3. Stick with things that can be preserved without a pressure canner. Pickles, along with naturally acidic foods like tomatoes and fruit can be safely preserved in a “water bath” (where you boil the jarred food for a length of time to kill any bacteria and create a vacuum seal in each jar.) You can safely freeze low-acid foods like sweet corn, peas and beans if that’s what you’re determined to preserve.
The oven or a dehydrator can be used to make dried jerky, fruit, tomatoes, peppers, and herbs. (Borrow one, or look for a used model on Craigslist or Goodwill.) If you’re ready to buy a new one, go mid-range and fork over at least $50 or $60 for a model with a decent wattage. Really nice Excalibur and American Harvester models go for a few hundred; personally, I can deal with a lower-end model for now, and maybe forever.
4. If you want to go all Martha Stewart-ish and make gourmet gift jellies, sauces, etc., just be sure to give them away as planned. (I’ve done that and then forgotten about them when the holidays rolled around.)
As for me?
The figs were an unexpected gift, and I took full advantage of them. I’ll do it again, if I can.
Last weekend, I used the new dehydrator to dry peach slices. Mr. Official wants to carry out his grandparents’ Christmas tradition of making homemade fried pies. Later on this fall, I’ll get the meat department guys to thin-slice a roast or two and make jerky. I’l probably dry some herbs as well.
This past weekend, I also filled the roasting pans a few times with tomatoes, peppers, onions and garlic for pizza sauce. (You simply let it cook it at 450 until it’s a little charred on top and puree it; the result is way more delicious than the process makes it sound. I don’t do it because I can’t buy pizza sauce cheaply, but because this yields WAY better sauce than I can buy at any price. I’m freezing the thick, concentrated sauce in little 8-ounce containers – just the right amount to thaw and spread over a couple nice large pizza crusts. A dearth of homemade tomato sauce is one of the reasons I made very few pizzas last year. No more excuses – a couple dozen containers are now in the freezer.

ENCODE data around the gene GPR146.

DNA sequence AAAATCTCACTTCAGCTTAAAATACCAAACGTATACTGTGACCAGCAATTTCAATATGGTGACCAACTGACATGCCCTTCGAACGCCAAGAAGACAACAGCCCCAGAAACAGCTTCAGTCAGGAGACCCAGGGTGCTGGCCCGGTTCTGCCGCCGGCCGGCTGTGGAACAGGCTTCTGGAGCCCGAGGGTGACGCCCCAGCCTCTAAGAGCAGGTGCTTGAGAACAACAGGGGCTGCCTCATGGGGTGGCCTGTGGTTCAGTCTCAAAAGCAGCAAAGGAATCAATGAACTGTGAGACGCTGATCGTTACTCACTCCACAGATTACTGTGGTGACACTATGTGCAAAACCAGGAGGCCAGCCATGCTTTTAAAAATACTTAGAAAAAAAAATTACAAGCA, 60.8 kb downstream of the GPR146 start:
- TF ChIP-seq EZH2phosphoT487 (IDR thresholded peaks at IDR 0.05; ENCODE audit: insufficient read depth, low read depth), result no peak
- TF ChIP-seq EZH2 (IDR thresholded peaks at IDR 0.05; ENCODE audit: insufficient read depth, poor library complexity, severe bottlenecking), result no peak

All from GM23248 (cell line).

I also plan to roast, peel and freeze Anaheim peppers we are growing. At $1 for a small can, I can justify the time and effort it takes to “pick a peck of peppers” pop them on the grill or under the broiler, slip the skins off and and stash them in my freezer. We will use them all winter in vegetarian chili, green chili, chiles rellenos, chile cheese dip…well, you get the picture, right?
The remainder of my half-bushel of tomatoes is destined for pepper-onion relish today. If I find a good deal on another half-bushel later on, I will probably put up some tomatoes with green chiles (like Rotel) and a batch of homemade salsa – as fiery hot as I can make it. These probably come out about equal to what I’d spend if I bought them in the store, and my family prefers my homemade salsa and Rotel tomatoes if they have a choice.
That’s probably all I will “put up” this year unless I get my hands on some pears for pear honey, or okra for pickles. (I adore hot, spicy pickled okra and it’s an expensive indulgence, not to mention getting harder to find on grocery shelves. But my efforts have never quite panned out in the past.)
I’ll take pictures and give recipes for each of these when the time comes and maybe pass along the canning “bug” to others.